Jim Riggleman Joins List Of Shocking Managerial Resignations

Manager Jim Riggleman of the Washington Nationals watches from the dugout during a Major League Baseball game against the Arizona Diamondbacks at Chase Field in Phoenix, Arizona (Photo by Christian Petersen/Getty Images)

Thursday afternoon, Nationals manager Jim Riggleman shocked the baseball world by resigning as manager of the team -- while they are on their hottest streak of the season, going over the .500 mark with a walk-off 1-0 win over the Mariners.

Via tweet from Fox Sports' Ken Rosenthal, we learn that Riggleman was unhappy that his contract option was not being picked up by the team and Ben Goessling of MASN tweets that Riggleman had told GM Mike Rizzo that if nothing was done on this issue, he'd resign after the game.

But this is not the only shocking resignation of a major league manager, whether during the season or the offseason. Here are several other managers who suddenly quit for various reasons.

October 1964, Johnny Keane, St. Louis Cardinals: Keane had just managed the Cardinals to a shocking come-from-behind NL pennant, their first in 18 years, and a World Series win over the Yankees. At a press conference that reporters thought was being called to announce a contract extension for Keane, Keane resigned -- and within days, was hired to manage the Yankees. This turned out to be a bad move for all concerned; the aging Bronx Bombers had a losing season in 1965 and when they started 1966 4-16, Keane was fired.

October 1973, Dick Williams, Oakland Athletics: Just after winning the A's second consecutive World Series, quit because he was sick of owner Charlie Finley's meddling with his team and Finley's treatment of second baseman Mike Andrews during the Series. Finley held Williams to his contract, though, when he tried to take a job managing the Yankees; he was finally allowed to leave and manage the Angels in 1974. He later managed the Expos, Padres and Mariners, taking Montreal to the NLCS in 1981 and winning the NL pennant with San Diego in 1984.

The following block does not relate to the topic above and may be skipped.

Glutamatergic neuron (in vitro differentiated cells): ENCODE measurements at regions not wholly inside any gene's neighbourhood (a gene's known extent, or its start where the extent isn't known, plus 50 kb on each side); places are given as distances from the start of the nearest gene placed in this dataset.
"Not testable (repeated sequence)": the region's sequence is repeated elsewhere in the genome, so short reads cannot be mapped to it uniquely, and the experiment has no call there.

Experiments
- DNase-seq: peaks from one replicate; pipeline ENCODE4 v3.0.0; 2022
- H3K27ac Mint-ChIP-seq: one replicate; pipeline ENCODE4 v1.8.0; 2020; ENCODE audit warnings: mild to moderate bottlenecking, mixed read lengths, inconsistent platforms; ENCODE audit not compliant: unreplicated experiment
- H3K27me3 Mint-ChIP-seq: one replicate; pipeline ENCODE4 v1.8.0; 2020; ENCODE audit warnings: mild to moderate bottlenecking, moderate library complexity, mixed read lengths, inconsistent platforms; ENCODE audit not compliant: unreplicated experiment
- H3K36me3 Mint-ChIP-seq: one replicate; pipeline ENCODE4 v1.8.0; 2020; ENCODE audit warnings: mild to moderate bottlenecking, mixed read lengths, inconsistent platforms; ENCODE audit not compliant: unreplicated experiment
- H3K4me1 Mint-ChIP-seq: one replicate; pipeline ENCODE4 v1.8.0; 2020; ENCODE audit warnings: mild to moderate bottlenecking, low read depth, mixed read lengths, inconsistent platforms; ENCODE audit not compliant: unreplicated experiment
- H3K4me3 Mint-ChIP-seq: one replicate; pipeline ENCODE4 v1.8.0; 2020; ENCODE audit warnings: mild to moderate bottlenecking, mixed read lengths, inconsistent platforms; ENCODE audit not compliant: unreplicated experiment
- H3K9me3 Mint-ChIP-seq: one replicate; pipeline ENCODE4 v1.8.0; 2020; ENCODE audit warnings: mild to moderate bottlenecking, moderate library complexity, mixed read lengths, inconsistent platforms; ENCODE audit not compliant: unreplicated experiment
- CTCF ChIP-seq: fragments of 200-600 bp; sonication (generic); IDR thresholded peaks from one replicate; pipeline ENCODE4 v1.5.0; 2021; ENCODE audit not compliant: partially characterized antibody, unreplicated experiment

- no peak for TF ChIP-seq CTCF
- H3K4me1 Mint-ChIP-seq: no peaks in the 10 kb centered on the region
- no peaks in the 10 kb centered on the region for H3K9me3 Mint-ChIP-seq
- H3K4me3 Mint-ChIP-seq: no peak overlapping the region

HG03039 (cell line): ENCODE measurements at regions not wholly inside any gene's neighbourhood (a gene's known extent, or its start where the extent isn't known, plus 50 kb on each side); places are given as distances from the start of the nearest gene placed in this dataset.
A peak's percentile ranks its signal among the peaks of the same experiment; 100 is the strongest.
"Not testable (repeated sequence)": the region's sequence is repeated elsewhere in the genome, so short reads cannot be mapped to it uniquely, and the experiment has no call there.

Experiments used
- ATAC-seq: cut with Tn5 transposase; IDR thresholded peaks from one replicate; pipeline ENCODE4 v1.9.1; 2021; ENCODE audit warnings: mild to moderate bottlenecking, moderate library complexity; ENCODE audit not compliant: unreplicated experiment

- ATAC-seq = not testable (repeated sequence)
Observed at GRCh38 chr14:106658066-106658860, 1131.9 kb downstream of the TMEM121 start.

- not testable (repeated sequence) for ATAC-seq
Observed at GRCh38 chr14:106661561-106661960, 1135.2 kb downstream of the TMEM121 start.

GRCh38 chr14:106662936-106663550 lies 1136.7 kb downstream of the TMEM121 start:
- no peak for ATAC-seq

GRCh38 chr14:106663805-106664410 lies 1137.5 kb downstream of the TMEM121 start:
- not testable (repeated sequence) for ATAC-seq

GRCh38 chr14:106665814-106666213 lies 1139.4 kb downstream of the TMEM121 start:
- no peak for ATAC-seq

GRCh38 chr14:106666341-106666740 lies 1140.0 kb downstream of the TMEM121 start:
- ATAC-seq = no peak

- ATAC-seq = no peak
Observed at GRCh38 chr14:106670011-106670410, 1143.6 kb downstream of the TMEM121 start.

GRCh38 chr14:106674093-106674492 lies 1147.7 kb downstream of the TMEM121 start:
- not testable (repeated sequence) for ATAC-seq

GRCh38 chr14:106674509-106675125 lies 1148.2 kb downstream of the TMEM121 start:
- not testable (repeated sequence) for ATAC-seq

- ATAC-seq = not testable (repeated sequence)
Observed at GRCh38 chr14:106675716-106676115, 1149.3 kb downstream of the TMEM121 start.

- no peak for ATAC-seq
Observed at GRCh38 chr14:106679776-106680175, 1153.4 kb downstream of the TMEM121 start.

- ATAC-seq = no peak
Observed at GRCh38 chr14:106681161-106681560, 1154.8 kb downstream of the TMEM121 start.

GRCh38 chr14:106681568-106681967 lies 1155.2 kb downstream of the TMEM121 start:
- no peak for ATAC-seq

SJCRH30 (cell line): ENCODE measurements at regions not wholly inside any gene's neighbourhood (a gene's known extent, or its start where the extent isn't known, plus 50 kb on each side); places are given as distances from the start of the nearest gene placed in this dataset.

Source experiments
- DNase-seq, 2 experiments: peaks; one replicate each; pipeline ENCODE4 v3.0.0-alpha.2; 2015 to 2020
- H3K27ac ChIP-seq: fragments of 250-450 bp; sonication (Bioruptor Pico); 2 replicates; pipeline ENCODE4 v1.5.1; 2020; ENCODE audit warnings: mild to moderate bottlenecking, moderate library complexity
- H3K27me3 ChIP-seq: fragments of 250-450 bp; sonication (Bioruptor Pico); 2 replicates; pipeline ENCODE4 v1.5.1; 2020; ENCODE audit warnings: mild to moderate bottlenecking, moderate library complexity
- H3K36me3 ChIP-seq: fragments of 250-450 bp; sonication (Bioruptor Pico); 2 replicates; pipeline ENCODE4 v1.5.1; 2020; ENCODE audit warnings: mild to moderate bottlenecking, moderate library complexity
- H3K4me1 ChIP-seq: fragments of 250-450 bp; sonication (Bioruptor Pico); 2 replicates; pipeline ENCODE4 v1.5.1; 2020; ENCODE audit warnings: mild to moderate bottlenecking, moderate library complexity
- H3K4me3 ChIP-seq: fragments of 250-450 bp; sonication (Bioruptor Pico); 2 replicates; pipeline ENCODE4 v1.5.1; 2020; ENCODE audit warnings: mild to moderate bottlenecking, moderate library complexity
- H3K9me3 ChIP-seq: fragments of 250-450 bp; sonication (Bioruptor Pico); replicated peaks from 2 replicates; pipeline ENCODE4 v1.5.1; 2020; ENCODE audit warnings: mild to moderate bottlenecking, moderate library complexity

June 1977, Eddie Stanky, Texas Rangers: Stanky, a scrappy infielder for the great Brooklyn Dodger teams of the 1940s, managed the Cardinals and White Sox in the 1950s and 1960s, coming heartbreakingly close to a pennant in 1967 with the White Sox. Fired halfway through the 1968 season, Stanky, then 52, returned to his home in Alabama to become head baseball coach at the University of South Alabama. In 1977, the Texas Rangers talked him into managing their then-.500 club. Stanky managed one game on June 22 and then decided that "modern" ballplayers weren't to his taste and that he missed home. He quit after just that one game.

June 1991, Don Zimmer, Chicago Cubs: Zimmer's Cubs were struggling, two years past the time when he led them to the NL East title. In a move presaging Riggleman's, Zimmer demanded to know his contract status from GM Jim Frey -- one of Zim's predecessors as Cubs' manager. Frey, who was out of his element in the front office, dithered, and so Zimmer resigned with the team record 18-19. Though he coached for several teams for years after that, he never managed again. His replacement, Jim Essian, finished the 1991 season -- and also never managed in the majors again. Slogan: "The Cubs managing job: get it, and it'll be your last."

July 2007, Mike Hargrove, Seattle Mariners: Hargrove, in his 16th season as a major league manager in a career in which he had five straight playoff appearances and two AL pennants with the Indians, was in his third season as Mariners skipper and had them in second place, four games behind, on July 1, riding an eight-game winning streak. Stunning everyone, he resigned, issuing a statement that said his "passion has begun to fade" and it would not be "fair to myself or the team" to continue. John McLaren took over, went 43-41, and Seattle finished six games behind the wild card Yankees and the first place Angels.

Most managerial tenures end with a firing. But in several cases, including Thursday afternoon's astonishing announcement by Jim Riggleman, these men went out on their own terms.

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